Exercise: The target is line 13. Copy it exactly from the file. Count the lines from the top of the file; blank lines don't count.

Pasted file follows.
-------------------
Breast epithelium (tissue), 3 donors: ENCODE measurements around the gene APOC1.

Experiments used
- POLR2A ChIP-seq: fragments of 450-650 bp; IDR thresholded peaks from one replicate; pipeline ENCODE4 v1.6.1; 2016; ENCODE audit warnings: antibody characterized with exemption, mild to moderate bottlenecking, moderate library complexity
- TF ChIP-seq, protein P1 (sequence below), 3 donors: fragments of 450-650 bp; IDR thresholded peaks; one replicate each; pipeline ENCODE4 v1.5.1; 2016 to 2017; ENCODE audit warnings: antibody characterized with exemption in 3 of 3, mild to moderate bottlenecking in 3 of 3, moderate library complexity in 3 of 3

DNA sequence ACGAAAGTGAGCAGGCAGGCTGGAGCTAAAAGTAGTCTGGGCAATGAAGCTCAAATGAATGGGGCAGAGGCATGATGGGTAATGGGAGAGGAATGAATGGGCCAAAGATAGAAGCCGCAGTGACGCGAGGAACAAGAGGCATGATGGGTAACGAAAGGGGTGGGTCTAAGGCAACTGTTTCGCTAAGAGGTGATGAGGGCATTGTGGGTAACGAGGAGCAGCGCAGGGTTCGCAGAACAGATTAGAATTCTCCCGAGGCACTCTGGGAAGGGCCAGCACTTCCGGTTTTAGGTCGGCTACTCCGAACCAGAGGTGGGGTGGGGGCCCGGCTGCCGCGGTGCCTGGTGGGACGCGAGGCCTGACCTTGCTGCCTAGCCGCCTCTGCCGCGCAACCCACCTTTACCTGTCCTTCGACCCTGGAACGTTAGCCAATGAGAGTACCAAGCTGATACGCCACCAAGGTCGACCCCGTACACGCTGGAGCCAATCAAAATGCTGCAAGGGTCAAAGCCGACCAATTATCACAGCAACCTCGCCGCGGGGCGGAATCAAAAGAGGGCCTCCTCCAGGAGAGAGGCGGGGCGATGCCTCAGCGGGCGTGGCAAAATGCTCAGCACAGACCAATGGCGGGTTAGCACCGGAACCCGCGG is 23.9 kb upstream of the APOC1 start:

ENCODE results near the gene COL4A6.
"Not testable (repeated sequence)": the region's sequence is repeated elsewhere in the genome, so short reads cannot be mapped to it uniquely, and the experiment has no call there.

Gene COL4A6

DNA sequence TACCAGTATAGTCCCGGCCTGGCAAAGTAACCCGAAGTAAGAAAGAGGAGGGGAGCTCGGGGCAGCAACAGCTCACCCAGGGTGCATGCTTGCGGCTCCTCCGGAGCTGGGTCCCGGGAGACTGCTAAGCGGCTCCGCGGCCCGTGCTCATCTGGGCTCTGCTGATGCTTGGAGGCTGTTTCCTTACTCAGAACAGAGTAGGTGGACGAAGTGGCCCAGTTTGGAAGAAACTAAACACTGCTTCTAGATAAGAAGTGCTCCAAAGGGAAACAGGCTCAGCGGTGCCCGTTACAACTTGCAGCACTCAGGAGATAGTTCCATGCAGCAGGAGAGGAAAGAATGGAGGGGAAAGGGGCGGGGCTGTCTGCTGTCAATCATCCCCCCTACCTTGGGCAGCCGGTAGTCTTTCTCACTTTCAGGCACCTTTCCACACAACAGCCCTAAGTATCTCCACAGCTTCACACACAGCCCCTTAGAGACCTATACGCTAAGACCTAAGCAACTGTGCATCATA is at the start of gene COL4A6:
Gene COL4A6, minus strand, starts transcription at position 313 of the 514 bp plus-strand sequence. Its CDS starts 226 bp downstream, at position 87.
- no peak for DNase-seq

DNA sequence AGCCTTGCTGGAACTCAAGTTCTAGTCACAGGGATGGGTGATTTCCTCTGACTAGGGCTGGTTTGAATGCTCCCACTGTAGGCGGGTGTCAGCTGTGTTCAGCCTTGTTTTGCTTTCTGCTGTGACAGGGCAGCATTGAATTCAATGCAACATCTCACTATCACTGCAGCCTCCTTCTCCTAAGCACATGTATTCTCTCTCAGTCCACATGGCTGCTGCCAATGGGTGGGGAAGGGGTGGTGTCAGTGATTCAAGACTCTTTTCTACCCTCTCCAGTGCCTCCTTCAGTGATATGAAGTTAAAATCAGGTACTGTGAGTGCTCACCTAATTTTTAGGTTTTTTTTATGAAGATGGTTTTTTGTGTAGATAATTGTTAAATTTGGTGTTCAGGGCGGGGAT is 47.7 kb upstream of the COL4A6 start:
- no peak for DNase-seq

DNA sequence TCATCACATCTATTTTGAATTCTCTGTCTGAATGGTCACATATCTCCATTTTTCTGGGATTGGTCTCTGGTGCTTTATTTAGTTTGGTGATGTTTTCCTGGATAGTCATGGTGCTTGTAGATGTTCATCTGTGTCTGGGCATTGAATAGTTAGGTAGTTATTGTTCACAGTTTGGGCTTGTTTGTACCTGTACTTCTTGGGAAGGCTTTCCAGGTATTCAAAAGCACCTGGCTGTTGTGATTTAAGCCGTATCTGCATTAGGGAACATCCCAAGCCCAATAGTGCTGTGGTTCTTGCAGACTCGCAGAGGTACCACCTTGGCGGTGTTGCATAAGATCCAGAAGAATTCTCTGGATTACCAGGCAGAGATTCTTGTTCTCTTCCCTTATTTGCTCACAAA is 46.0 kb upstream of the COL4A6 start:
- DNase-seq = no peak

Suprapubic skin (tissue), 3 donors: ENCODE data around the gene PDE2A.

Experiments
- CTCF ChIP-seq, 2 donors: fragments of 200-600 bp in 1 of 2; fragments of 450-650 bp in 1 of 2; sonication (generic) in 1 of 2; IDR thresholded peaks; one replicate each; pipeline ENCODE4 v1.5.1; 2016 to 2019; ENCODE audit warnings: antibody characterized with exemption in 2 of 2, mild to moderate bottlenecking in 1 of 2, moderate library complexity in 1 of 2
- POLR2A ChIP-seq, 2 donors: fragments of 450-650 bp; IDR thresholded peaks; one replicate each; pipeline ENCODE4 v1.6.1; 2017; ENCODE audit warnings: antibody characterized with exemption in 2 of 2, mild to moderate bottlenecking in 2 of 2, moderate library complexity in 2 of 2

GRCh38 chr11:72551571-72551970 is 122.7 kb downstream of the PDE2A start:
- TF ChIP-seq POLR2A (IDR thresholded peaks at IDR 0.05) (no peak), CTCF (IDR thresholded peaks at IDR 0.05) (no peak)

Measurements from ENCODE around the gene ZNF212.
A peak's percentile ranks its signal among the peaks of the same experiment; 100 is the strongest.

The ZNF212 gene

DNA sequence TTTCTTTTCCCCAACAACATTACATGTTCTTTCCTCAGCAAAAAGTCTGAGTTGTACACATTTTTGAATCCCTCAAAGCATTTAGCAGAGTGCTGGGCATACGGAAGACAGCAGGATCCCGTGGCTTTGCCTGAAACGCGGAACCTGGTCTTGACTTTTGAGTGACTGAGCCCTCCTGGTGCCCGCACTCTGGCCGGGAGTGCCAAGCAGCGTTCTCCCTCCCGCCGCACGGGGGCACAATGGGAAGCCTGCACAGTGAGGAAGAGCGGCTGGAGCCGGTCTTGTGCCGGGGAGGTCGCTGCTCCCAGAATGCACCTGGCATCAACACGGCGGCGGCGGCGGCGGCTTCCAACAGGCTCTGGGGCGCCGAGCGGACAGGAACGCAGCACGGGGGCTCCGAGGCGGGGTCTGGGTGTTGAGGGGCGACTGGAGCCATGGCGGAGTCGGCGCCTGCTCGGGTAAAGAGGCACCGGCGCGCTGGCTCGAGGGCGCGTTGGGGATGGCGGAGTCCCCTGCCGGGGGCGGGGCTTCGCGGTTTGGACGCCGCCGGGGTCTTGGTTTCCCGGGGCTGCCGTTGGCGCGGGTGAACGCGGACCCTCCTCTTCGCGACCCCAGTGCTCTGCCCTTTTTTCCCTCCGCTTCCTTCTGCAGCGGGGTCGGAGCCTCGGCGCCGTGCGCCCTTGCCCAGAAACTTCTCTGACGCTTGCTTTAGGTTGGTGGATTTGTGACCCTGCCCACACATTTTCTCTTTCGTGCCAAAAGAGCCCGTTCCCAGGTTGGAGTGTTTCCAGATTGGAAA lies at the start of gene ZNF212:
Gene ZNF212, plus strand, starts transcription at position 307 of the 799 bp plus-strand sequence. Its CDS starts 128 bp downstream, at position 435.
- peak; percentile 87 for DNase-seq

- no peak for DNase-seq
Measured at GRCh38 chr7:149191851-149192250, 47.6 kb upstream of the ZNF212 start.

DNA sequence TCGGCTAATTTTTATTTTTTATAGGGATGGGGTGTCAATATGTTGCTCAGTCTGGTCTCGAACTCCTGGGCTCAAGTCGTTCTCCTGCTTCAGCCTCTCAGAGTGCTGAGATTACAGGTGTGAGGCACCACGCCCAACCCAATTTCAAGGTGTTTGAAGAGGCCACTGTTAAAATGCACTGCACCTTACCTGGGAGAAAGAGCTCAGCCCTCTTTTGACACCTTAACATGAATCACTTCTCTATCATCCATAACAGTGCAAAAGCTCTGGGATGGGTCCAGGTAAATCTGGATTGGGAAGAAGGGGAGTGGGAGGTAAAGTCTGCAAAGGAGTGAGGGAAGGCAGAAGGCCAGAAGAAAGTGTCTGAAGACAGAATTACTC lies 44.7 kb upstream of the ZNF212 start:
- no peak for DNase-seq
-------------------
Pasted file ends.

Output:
- no peak for DNase-seq